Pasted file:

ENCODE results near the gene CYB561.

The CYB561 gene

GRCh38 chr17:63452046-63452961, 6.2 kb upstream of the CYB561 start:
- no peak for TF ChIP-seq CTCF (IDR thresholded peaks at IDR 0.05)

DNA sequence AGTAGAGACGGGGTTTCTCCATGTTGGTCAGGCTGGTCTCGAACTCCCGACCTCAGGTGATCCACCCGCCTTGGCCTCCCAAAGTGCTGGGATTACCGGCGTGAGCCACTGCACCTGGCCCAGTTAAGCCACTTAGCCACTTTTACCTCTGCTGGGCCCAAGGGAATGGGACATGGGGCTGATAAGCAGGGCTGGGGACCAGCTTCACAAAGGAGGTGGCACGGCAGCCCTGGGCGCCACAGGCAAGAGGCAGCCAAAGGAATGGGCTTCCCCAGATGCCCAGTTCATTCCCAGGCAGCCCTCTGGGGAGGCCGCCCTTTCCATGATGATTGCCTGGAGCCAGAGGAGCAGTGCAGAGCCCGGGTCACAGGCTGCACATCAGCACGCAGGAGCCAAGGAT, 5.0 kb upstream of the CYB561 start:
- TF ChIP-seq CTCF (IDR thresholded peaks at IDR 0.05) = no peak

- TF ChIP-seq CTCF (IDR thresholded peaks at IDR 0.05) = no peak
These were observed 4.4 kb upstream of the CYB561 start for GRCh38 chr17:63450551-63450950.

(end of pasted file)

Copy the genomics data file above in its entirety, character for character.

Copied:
ENCODE results near the gene CYB561.

The CYB561 gene

GRCh38 chr17:63452046-63452961, 6.2 kb upstream of the CYB561 start:
- no peak for TF ChIP-seq CTCF (IDR thresholded peaks at IDR 0.05)

DNA sequence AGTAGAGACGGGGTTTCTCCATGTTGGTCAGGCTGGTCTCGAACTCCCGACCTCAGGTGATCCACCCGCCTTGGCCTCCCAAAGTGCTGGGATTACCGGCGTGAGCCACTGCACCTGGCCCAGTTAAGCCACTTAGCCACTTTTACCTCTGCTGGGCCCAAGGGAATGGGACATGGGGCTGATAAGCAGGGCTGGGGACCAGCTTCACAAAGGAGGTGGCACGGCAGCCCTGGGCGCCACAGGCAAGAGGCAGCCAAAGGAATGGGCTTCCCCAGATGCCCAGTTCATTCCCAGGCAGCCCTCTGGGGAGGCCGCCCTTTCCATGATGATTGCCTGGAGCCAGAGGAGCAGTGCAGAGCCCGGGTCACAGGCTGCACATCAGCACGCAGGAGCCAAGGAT, 5.0 kb upstream of the CYB561 start:
- TF ChIP-seq CTCF (IDR thresholded peaks at IDR 0.05) = no peak

- TF ChIP-seq CTCF (IDR thresholded peaks at IDR 0.05) = no peak
These were observed 4.4 kb upstream of the CYB561 start for GRCh38 chr17:63450551-63450950.